(b) construe events not on their face, but according to a tormented casuistry
Only in the post-Iowa phase of the process Romney’s Humpty-Dumpty rhetoric (see our post-script) provokes derisive laughter instead of strained credulity. Please note Conroy’s sneering scare quotes in the title of his article. Please note how he invites his reader to laugh behind the hapless candidate’s back. These are not good signs for the hapless candidate. The media has scented blood.
P.S. From Through the Looking Glass by Lewis Carroll, CHAPTER VI, HUMPTY DUMPTY:
[…]`When I use a word,’ Humpty Dumpty said, in rather a scornful tone, `it means just what I choose it to mean — neither more nor less.’
`The question is,’ said Alice, `whether you can make words mean so many different things.’
`The question is,’ said Humpty Dumpty, `which is to be master — that’s all.’ […]
[…] “Romney outspent Huckabee 20-1 in the state, according to some estimates, yet the advertisements, ground structure and piles of mailers couldn’t help him at the caucuses, the first test of the presidential primary election process,” writes Thomas Burr of the Salt Lake Tribune in an article titled Romney’s big investment in Iowa turns bitter; Evangelicals distrust of Mormons likely factored in Huckabee victory
On Fox News, pollster/commentator Frank Luntz said Romney made a “big mistake” by going negative against Huckabee. Focus groups used by Luntz indicated that Iowa Republicans were turned off by the blizzard of attack ads from the Romney campaign and found Huckabee the “most human of all the candidates” […]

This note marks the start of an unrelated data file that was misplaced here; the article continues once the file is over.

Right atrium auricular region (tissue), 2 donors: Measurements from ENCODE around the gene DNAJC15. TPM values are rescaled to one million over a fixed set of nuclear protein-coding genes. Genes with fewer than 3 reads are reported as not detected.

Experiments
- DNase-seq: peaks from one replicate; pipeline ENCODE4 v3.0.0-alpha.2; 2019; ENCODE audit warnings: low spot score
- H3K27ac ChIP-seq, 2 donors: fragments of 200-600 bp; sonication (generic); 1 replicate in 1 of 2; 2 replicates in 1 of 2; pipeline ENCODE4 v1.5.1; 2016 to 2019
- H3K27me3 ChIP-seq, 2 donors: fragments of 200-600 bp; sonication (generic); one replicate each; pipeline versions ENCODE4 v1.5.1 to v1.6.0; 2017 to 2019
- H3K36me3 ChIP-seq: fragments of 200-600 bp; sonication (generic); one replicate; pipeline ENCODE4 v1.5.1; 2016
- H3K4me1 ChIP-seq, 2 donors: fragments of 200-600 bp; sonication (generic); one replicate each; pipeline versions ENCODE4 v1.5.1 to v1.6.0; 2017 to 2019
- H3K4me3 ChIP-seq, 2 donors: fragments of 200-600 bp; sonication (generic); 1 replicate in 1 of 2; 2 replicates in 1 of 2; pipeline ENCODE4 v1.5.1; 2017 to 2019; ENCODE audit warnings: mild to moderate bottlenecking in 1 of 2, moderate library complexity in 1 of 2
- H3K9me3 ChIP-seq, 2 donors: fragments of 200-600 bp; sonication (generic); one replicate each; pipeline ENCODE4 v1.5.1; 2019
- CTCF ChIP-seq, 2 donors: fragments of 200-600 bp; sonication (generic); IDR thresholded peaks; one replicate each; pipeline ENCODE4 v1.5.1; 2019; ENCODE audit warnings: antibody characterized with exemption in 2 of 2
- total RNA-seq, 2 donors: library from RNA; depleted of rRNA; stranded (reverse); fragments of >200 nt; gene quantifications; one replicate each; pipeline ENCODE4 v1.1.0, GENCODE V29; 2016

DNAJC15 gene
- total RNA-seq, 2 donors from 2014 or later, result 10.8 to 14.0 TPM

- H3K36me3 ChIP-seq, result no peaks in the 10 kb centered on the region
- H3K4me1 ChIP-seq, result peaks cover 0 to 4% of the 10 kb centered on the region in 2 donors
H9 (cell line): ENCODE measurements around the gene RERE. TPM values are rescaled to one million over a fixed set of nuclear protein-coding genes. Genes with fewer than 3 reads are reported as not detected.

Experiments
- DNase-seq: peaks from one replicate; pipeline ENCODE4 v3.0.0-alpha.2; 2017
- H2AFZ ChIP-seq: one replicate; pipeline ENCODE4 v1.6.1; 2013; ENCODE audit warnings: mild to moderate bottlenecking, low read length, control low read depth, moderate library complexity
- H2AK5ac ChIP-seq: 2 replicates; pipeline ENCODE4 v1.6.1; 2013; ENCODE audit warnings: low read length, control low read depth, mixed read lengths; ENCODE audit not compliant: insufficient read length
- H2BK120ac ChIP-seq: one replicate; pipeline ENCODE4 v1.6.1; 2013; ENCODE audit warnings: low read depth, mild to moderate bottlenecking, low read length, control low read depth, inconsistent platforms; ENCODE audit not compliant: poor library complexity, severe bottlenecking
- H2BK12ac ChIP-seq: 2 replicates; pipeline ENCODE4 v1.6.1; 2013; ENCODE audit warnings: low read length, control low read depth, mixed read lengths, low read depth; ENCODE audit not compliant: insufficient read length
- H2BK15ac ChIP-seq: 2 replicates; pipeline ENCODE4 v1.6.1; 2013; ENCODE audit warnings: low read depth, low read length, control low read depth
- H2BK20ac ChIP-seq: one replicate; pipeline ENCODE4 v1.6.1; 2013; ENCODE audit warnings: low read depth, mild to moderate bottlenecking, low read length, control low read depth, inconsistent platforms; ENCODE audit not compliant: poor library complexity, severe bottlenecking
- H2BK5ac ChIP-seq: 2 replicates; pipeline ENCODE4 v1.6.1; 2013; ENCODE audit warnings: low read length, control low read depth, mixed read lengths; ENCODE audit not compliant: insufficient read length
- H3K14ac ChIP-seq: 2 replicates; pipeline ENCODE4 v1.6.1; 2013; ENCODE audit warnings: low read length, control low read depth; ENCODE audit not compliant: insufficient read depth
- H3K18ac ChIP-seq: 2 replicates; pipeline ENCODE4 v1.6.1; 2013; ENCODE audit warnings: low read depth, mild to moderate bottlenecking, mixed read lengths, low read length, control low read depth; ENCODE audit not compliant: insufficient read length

We have harped on this string for weeks and weeks. You cannot go negative against a rival with lower negatives than yours without doing more damange to yourself than to your opponent. Calling your attack ads “contrast ads” and beginning your personal attacks with “x is an honorable man” fools precisely no one. See:
Rasmussen Reports: Romney has the least core support, and the most core opposition of all the leading candidates, Republican or Democrat—these findings predict the sudden and fierce backlash against Romney’s negative attacks on other candidates
Conclusion: Romney’s high negatives, credibility issues, and icy-cold humanoid demeanor, will not support a negative message. But has Romney learned his lesson yet? No. Romney promises to continue his negative and personal attacks on his rivals.
Morris: “[Romney] doesn’t have to win, place or show”—but: Romney himself has promised to “absolutely” continue airing viciously negative personal attacks on his rivals—so whatever happens in Iowa, the GOP is the loser
Romney is not just at war with the GOP base and its divided and dispersed coalition. Faustian Romney is at war with the laws of physics. He deludes himself that e.g. gravity or entropy does not apply to him, or that he can declare white to be black, or hot to be cold, or negative ads to be contrastive ads, and it will be so. Romney is like a satyric version of a Romantic (anti)hero, raging at the universe like Shelley’s Frankenstein or Melville’s Ahab. Here is the problem for us: Romney may well destroy our party before he’s finished working through his personal issues at our expense.